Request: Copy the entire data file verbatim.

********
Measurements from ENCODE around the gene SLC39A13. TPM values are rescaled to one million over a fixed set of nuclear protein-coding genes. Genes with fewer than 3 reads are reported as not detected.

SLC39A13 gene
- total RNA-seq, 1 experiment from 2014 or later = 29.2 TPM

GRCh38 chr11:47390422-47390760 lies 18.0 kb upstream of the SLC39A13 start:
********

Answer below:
Measurements from ENCODE around the gene SLC39A13. TPM values are rescaled to one million over a fixed set of nuclear protein-coding genes. Genes with fewer than 3 reads are reported as not detected.

SLC39A13 gene
- total RNA-seq, 1 experiment from 2014 or later = 29.2 TPM

GRCh38 chr11:47390422-47390760 lies 18.0 kb upstream of the SLC39A13 start: